The following code example is from cppreference on std::launder:

alignas(Y) std::byte s[sizeof(Y)];
Y* q = new(&s) Y{2};
const int f = reinterpret_cast<Y*>(&s)->z; // Class member access is undefined behavior

It seems to me that third line will result in undefined behaviour because of [basic.life]/6 in the standard:

Before the lifetime of an object has started but after the storage which the object will occupy has been allocated ... The program has undefined behavior if ... the pointer is used to access a non-static data member or call a non-static member function of the object.

Why didn't placement new start the lifetime of object Y?

  • 2
    It did. But &s isn't a pointer to that object; it's a pointer to an array of bytes. Aug 7, 2022 at 18:52

1 Answer 1


The placement-new did start the lifetime of the Y object (and its subobjects).

But object lifetime is not what std::launder is about. std::launder can't be used to start the lifetime of objects.

std::launder is used when you have a pointer which points to an object of a type different than the pointer's type, which happens when you reinterpret_cast a pointer to a type for which there doesn't exist an object of the target type which is pointer-interconvertible with the former object.

std::launder can then (assuming its preconditions are met) be used to obtain a pointer to an object of the pointer's type (which must already be in its lifetime) located at the address to which the pointer refers.

Here &s is a pointer pointing to an array of sizeof(Y) std::bytes. There is also an explicitly created Y object sharing the address with that array and the array provides storage for the Y object. However, an array (or array element) is not pointer-interconvertible with an object for which it provides storage. Therefore the result of reinterpret_cast<Y*>(&s) will not point to the Y object, but will remain pointing to the array.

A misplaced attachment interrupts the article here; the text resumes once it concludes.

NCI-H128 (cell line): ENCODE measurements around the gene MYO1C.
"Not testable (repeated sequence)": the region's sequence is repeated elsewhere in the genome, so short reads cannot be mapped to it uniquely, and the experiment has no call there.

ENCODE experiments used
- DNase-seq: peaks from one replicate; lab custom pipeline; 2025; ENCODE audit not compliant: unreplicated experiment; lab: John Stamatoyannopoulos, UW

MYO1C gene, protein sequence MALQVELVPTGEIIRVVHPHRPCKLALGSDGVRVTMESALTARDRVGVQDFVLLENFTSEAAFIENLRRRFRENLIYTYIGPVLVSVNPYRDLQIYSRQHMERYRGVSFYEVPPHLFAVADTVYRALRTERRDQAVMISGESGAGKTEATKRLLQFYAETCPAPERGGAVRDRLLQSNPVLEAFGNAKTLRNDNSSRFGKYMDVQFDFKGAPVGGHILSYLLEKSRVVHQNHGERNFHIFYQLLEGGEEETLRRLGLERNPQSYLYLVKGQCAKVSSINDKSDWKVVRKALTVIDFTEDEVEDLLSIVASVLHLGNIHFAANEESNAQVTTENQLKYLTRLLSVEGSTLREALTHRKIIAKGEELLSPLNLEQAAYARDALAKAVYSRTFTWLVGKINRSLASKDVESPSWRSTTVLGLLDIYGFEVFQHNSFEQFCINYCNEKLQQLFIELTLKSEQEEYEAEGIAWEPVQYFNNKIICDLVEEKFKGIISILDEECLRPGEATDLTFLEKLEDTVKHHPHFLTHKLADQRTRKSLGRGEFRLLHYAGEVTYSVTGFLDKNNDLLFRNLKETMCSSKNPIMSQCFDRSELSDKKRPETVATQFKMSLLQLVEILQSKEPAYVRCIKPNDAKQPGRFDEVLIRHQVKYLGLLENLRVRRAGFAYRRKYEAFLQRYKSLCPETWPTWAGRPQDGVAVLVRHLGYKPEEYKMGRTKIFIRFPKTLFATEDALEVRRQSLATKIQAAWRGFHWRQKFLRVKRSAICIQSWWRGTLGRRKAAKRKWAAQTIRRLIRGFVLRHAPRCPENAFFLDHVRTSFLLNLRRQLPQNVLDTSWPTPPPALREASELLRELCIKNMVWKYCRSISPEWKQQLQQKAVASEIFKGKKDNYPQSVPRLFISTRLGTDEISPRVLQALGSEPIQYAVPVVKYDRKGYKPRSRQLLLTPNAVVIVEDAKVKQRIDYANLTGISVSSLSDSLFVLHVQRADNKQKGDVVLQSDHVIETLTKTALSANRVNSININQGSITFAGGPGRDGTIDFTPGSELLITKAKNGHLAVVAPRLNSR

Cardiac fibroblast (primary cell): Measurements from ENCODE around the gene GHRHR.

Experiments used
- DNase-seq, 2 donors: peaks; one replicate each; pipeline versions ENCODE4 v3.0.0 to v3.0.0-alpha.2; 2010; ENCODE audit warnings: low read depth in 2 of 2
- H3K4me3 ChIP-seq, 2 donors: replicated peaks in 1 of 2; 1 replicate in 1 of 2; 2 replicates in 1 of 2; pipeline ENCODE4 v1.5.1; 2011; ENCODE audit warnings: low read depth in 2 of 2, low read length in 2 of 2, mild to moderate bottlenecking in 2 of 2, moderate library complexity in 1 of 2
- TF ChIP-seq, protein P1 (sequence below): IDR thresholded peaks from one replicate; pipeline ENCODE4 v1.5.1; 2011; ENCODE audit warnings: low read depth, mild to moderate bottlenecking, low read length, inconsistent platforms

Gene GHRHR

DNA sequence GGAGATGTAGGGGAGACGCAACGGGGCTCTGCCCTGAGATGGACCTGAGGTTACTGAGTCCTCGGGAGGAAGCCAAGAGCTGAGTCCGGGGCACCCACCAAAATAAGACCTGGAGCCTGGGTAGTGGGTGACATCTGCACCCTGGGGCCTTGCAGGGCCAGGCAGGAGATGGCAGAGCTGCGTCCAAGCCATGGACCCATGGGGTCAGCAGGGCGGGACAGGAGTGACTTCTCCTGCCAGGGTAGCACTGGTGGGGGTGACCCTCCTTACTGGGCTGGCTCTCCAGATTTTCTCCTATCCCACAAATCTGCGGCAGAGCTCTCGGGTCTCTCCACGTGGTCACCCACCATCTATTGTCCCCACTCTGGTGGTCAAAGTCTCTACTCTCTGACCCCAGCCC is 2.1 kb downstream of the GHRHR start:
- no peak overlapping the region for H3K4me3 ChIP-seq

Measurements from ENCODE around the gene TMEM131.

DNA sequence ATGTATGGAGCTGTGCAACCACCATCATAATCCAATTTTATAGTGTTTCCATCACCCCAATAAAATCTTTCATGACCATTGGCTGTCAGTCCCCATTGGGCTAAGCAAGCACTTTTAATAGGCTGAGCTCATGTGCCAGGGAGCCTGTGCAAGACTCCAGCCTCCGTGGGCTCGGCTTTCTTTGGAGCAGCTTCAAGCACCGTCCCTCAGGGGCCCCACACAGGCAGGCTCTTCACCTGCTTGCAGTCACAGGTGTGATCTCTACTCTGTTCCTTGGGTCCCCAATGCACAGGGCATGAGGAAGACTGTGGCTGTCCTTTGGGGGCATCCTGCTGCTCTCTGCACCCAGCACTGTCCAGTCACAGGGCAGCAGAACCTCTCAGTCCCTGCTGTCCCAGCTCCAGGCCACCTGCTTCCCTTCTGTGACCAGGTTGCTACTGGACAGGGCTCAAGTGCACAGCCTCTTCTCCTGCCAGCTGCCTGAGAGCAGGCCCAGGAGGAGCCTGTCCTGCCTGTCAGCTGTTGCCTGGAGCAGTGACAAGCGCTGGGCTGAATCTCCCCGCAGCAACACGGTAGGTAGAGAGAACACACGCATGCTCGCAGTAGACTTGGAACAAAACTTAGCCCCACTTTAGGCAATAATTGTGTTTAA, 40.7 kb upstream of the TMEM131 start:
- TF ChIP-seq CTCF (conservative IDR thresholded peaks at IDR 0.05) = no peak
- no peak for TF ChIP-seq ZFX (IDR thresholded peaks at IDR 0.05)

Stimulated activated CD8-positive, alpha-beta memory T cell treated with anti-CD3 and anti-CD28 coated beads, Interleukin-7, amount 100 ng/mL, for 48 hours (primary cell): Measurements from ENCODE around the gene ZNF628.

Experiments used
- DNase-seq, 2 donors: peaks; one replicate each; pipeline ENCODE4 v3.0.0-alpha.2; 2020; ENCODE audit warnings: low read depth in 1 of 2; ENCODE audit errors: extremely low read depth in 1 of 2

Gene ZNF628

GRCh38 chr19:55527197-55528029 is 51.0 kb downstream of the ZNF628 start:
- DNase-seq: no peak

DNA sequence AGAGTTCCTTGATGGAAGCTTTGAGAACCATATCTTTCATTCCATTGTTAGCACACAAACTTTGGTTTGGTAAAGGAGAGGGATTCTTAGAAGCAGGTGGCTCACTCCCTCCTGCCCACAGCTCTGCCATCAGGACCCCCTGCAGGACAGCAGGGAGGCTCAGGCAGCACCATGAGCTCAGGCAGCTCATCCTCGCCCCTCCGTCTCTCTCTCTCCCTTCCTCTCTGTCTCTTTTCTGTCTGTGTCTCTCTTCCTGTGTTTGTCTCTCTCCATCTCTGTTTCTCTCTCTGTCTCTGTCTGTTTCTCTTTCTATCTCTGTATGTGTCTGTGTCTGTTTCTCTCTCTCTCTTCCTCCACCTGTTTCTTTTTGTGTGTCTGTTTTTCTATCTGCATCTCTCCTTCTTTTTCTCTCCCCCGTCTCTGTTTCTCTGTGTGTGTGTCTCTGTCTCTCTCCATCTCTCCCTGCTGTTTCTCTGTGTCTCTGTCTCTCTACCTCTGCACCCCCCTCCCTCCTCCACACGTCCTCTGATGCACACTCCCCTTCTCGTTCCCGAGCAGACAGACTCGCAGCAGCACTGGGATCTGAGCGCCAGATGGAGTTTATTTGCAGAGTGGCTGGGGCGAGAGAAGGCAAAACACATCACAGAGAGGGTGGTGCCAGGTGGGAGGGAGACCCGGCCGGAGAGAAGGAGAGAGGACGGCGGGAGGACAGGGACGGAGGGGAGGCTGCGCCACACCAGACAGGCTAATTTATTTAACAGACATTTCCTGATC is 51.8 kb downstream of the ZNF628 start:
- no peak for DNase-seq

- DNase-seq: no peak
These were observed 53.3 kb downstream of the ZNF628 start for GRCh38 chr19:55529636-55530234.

Accessing a member has undefined behavior if the glvalue used doesn't actually refer to an object (similar) to the glvalue's type, which is here the case as the lvalue refers to the array, not the Y object.

So, to get a pointer and lvalue to the Y object located at the same address as &s and already in its lifetime, you need to call std::launder first:

const int f = std::launder(reinterpret_cast<Y*>(&s))->z;

All of this complication can of course be avoided by just using the pointer returned by new directly. It already points to the newly-created object:

const int f = q->z;
  • 1
    Thank you. the result of reinterpret_cast<Y*>(&s) will not point to the Y object, but will remain pointing to the array Why is that from compiler's point of view? Don't both pointers just point to the first byte in a sequence? Aug 8, 2022 at 6:05
  • @DoctorMoisha Since C++17 the value of a pointer in the abstract machine which describes the behavior of a C++ program in the standard is not only an address to some location in memory. C++ allows multiple objects to reside at the same address. The value of a pointer then is not just the address but instead points to one of these objects specifically. Of course in a real machine pointer values are implemented as just addresses. But the abstract notion allows the compiler to perform additional optimizations based on pointer aliasing analysis. The concept is known as pointer provenance. Aug 9, 2022 at 19:14
  • @DoctorMoisha In the abstract language std::launder is used to switch a pointer value between such objects at the same address. Practically speaking it is an optimization barrier for the optimizations I mentioned. Aug 9, 2022 at 19:20

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